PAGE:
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The Peculiar Institution and the Making of Modern Psychiatry, 1840 to 1880, by Wendy Gonaver

The Peculiar Institution and the Making of Modern Psychiatry, 1840 to 1880, by Wendy Gonaver BOOK REVIEWS The Peculiar Institution and the Making of Modern Psychiatry, 1840 to 1880 By Wendy Gonaver (Chapel Hill, North Carolina: The University of North Carolina Press, 2018) (266 pages; $90.00 hardcover; $32.95 paperback; $25.99 electronic) In The Peculiar Institution and the Making of Modern Psychiatry, Wendy Gonaver provides important insight into modern American medicine by showing how race and slavery shaped early mental health treatment in the United States. The years 1840 to 1880 saw the rise of American Asylum Medicine and the struggle to end slavery. In this book Gonaver examines the relationship of these two developments through the histories of two asylums in Virginia: the Eastern Lunatic Asylum in Williamsburg and the Central L unatic Asylum in Petersburg. The Eastern Lunatic Asylum was founded in 1773 and was the first pub- lic asylum in the nation. In the early nineteenth century the number of pri- vate asylums grew, mostly located in the Northeast, while public institutions lagged in number. In the 1830s, the leaders of the American Association of Medical Superintendents of American Institutions for the Insane and reformer Dorothea Dix led a national campaign to create state hospitals for people who could not afford private mental http://www.deepdyve.com/assets/images/DeepDyve-Logo-lg.png Nursing History Review Springer Publishing

The Peculiar Institution and the Making of Modern Psychiatry, 1840 to 1880, by Wendy Gonaver

Nursing History Review , Volume 29 (1): 3 – Dec 24, 2020

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Publisher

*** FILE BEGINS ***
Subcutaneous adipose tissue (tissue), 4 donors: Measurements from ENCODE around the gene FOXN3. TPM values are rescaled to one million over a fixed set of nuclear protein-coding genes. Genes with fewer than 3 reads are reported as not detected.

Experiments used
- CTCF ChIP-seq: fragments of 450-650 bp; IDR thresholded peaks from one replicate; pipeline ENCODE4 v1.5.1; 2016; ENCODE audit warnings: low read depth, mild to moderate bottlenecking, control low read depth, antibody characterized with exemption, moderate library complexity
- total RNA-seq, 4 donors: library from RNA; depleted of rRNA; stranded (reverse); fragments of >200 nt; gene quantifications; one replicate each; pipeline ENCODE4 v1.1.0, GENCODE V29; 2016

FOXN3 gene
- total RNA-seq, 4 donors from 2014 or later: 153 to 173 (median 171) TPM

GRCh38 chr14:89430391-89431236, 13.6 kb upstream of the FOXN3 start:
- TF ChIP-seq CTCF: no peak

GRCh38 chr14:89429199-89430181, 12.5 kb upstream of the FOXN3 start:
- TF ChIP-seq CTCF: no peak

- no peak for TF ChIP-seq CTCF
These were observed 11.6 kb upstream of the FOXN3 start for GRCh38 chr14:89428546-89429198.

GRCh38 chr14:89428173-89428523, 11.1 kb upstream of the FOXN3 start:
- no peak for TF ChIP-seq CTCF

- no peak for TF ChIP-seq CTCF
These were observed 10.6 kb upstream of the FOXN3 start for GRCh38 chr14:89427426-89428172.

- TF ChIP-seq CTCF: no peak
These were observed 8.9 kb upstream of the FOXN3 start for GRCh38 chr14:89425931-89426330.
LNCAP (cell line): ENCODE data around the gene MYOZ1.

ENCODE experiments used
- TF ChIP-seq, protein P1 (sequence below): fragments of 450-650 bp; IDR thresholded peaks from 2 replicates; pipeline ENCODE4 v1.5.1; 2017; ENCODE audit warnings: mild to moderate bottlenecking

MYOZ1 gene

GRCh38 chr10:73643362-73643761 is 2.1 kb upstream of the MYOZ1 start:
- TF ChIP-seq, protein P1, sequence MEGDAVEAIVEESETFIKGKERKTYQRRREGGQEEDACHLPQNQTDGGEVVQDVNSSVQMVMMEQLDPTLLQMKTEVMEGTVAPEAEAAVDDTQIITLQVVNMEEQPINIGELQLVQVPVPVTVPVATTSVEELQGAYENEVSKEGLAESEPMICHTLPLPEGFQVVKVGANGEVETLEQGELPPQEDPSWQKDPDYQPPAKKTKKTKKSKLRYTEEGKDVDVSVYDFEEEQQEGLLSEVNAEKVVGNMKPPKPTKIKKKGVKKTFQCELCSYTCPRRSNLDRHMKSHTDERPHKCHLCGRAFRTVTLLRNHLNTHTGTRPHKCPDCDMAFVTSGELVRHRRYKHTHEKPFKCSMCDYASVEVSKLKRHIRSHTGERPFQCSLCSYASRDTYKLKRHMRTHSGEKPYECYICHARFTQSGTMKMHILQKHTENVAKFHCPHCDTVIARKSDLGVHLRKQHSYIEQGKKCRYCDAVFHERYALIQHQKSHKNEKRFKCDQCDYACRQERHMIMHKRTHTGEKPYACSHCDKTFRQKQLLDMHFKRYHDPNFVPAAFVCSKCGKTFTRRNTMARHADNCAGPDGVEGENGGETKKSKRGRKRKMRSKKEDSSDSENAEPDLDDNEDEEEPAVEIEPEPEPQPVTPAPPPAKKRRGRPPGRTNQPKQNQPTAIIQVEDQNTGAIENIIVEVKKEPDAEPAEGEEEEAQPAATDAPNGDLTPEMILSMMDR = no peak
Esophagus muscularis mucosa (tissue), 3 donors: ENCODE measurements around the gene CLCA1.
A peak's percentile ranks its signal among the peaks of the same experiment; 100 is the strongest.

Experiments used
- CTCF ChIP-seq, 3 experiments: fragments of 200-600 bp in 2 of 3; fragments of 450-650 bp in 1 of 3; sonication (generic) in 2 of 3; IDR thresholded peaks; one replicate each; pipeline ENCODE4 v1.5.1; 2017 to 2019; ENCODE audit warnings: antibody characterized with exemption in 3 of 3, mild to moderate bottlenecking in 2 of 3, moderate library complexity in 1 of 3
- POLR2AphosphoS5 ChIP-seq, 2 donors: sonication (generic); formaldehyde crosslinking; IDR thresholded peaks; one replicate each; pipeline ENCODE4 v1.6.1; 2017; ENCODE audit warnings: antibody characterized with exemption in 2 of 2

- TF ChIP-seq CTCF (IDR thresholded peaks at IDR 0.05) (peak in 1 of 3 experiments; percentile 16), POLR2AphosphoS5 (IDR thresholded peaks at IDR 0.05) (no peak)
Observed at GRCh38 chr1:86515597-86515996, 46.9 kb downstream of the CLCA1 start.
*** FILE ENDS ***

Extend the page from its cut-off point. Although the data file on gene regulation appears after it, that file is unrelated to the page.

Springer Publishing
Copyright
© 2020 Springer Publishing Company
ISSN
1062-8061
eISSN
1938-1913
DOI
10.1891/1062-8061.29.234
Publisher site
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Abstract

BOOK REVIEWS The Peculiar Institution and the Making of Modern Psychiatry, 1840 to 1880 By Wendy Gonaver (Chapel Hill, North Carolina: The University of North Carolina Press, 2018) (266 pages; $90.00 hardcover; $32.95 paperback; $25.99 electronic) In The Peculiar Institution and the Making of Modern Psychiatry, Wendy Gonaver provides important insight into modern American medicine by showing how race and slavery shaped early mental health treatment in the United States. The years 1840 to 1880 saw the rise of American Asylum Medicine and the struggle to end slavery. In this book Gonaver examines the relationship of these two developments through the histories of two asylums in Virginia: the Eastern Lunatic Asylum in Williamsburg and the Central L unatic Asylum in Petersburg. The Eastern Lunatic Asylum was founded in 1773 and was the first pub- lic asylum in the nation. In the early nineteenth century the number of pri- vate asylums grew, mostly located in the Northeast, while public institutions lagged in number. In the 1830s, the leaders of the American Association of Medical Superintendents of American Institutions for the Insane and reformer Dorothea Dix led a national campaign to create state hospitals for people who could not afford private mental

Journal

Nursing History ReviewSpringer Publishing

Published: Dec 24, 2020

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